Toyota Highlander Hybrid – Safety Not in the Details – Dashboard icons

Posted in Vehicle Safety at 10:10 am

I love the idea of my hybrid – gas station visits no longer require trips to the bank with a wheelbarrow (just small knapsacks) and if I’m sitting waiting for teenagers the electric motor means I’m not generating smog.

 But is it really more important to know that maintenance is required than my daughter left her door open?  The Maintenance Required icon is deemed much more important than open doors or low gas. It stays on continuously with an occasional short burst of the real warning. 

Why would anyone ignore a Maintenance Required light on a new car? I wouldn’t have considered my husband’s romantic impulse to get the car serviced cause to turn the car into a dysfunctional disaster.

 My husband, in said romantic mood, decided to save me time by getting the car serviced. He consulted the manual (must be a male thing – I just take it to a mechanic and let them do what is needed.) Reading that the car needed an oil change for the 15,000 service, he took it to the rapid-and-cheap-oil-change place.

Again, I would have taken it to the dealer who does it for free, but I’m a girl & I like romantic impulses.  Rapid-and-Cheap tells my husband that he also needs a fuel oil injector cleaning. Hubby immediately dismisses this as a money-grubbing, unnecessary, bait & switch type claim by Rapid-and-Cheap. (My husband is brilliant – top ivy-league school, writes programs others claim are impossible, scout leader, and handyman-extraordinaire. No one is going to cheat him out of $39.) Off he drives with Maintenance Required still showing but happy knowing that the car has been serviced.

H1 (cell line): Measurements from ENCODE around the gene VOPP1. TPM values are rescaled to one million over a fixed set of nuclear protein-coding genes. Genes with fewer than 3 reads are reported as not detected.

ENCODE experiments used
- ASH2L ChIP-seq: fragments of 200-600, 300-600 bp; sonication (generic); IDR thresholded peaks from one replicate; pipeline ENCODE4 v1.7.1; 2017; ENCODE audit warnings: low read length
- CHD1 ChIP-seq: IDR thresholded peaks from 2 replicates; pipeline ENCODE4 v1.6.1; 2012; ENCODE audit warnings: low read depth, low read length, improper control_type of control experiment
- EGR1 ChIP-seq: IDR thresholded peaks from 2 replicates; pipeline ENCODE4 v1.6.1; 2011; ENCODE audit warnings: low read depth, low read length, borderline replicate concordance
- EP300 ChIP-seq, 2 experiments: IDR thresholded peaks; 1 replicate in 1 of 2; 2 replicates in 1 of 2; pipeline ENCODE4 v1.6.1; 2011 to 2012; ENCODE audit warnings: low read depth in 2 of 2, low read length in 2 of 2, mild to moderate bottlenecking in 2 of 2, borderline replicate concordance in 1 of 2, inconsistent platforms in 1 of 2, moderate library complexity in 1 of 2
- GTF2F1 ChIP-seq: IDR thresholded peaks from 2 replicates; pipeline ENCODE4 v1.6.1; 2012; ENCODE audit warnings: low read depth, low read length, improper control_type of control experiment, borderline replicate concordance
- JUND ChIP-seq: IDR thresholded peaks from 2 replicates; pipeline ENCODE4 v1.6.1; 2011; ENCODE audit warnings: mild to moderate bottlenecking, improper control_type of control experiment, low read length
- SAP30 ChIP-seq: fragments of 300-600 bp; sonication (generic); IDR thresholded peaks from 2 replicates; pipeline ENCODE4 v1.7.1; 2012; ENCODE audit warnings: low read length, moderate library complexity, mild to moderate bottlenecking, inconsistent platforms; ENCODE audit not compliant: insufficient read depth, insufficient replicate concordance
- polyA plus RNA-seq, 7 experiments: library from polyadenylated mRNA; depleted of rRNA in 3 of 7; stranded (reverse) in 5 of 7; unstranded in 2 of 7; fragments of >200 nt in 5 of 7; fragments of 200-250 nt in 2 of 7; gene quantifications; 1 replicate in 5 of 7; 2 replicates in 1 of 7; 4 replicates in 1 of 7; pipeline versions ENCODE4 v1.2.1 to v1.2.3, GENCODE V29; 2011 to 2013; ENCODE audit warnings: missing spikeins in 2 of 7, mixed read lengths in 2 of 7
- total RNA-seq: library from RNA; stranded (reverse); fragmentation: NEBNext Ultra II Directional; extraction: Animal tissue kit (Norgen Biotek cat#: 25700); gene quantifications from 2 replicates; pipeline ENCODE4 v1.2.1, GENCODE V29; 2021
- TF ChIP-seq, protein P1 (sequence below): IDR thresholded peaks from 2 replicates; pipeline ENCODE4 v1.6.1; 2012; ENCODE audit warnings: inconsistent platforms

I resolve to do the next service a little early so romantic impulses get channeled in other directions (fixing the light in the laundry perhaps?) and stop looking at the unchanging dashboard. I eventually figure out that real warning messages are flashing for a second or 2 every minute – fortunately before the door flew open and my daughter flew out. (Note to Toyota – in other words she didn’t – I’m not suing you but I wouldn’t mind a little more critical thinking about your safety system.)   

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